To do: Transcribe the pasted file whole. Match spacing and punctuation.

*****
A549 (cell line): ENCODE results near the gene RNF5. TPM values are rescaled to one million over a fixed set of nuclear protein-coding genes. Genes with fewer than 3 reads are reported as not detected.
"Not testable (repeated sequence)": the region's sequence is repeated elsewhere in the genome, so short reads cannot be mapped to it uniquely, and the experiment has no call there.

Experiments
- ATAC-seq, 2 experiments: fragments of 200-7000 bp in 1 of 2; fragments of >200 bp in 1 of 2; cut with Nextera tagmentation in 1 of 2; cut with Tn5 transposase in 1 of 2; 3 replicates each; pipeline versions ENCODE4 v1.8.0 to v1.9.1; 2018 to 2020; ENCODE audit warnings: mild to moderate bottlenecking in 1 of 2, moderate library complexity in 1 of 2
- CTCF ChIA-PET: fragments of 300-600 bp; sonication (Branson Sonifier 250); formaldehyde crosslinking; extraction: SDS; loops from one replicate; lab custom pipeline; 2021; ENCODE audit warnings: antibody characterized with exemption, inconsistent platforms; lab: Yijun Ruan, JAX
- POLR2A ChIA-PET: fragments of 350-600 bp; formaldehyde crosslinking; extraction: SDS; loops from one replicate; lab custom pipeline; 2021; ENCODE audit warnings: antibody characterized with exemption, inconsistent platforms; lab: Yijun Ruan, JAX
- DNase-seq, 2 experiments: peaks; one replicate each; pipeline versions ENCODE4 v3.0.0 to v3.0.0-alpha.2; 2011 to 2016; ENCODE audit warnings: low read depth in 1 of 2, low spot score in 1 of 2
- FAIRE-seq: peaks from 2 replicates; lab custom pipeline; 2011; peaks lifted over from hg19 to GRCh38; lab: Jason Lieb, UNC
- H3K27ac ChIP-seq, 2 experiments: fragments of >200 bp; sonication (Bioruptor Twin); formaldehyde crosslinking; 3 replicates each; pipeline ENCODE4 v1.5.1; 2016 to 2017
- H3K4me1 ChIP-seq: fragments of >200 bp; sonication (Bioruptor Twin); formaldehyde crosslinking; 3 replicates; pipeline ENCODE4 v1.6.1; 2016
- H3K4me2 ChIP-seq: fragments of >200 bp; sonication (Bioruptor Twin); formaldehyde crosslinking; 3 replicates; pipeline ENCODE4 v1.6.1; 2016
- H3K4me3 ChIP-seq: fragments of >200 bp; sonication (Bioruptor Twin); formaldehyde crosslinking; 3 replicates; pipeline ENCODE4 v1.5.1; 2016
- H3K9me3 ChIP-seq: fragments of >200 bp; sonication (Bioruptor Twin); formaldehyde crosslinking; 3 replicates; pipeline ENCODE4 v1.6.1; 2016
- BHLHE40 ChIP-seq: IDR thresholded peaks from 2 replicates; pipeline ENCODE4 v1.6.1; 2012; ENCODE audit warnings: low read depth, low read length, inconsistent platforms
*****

A549 (cell line): ENCODE results near the gene RNF5. TPM values are rescaled to one million over a fixed set of nuclear protein-coding genes. Genes with fewer than 3 reads are reported as not detected.
"Not testable (repeated sequence)": the region's sequence is repeated elsewhere in the genome, so short reads cannot be mapped to it uniquely, and the experiment has no call there.

Experiments
- ATAC-seq, 2 experiments: fragments of 200-7000 bp in 1 of 2; fragments of >200 bp in 1 of 2; cut with Nextera tagmentation in 1 of 2; cut with Tn5 transposase in 1 of 2; 3 replicates each; pipeline versions ENCODE4 v1.8.0 to v1.9.1; 2018 to 2020; ENCODE audit warnings: mild to moderate bottlenecking in 1 of 2, moderate library complexity in 1 of 2
- CTCF ChIA-PET: fragments of 300-600 bp; sonication (Branson Sonifier 250); formaldehyde crosslinking; extraction: SDS; loops from one replicate; lab custom pipeline; 2021; ENCODE audit warnings: antibody characterized with exemption, inconsistent platforms; lab: Yijun Ruan, JAX
- POLR2A ChIA-PET: fragments of 350-600 bp; formaldehyde crosslinking; extraction: SDS; loops from one replicate; lab custom pipeline; 2021; ENCODE audit warnings: antibody characterized with exemption, inconsistent platforms; lab: Yijun Ruan, JAX
- DNase-seq, 2 experiments: peaks; one replicate each; pipeline versions ENCODE4 v3.0.0 to v3.0.0-alpha.2; 2011 to 2016; ENCODE audit warnings: low read depth in 1 of 2, low spot score in 1 of 2
- FAIRE-seq: peaks from 2 replicates; lab custom pipeline; 2011; peaks lifted over from hg19 to GRCh38; lab: Jason Lieb, UNC
- H3K27ac ChIP-seq, 2 experiments: fragments of >200 bp; sonication (Bioruptor Twin); formaldehyde crosslinking; 3 replicates each; pipeline ENCODE4 v1.5.1; 2016 to 2017
- H3K4me1 ChIP-seq: fragments of >200 bp; sonication (Bioruptor Twin); formaldehyde crosslinking; 3 replicates; pipeline ENCODE4 v1.6.1; 2016
- H3K4me2 ChIP-seq: fragments of >200 bp; sonication (Bioruptor Twin); formaldehyde crosslinking; 3 replicates; pipeline ENCODE4 v1.6.1; 2016
- H3K4me3 ChIP-seq: fragments of >200 bp; sonication (Bioruptor Twin); formaldehyde crosslinking; 3 replicates; pipeline ENCODE4 v1.5.1; 2016
- H3K9me3 ChIP-seq: fragments of >200 bp; sonication (Bioruptor Twin); formaldehyde crosslinking; 3 replicates; pipeline ENCODE4 v1.6.1; 2016
- BHLHE40 ChIP-seq: IDR thresholded peaks from 2 replicates; pipeline ENCODE4 v1.6.1; 2012; ENCODE audit warnings: low read depth, low read length, inconsistent platforms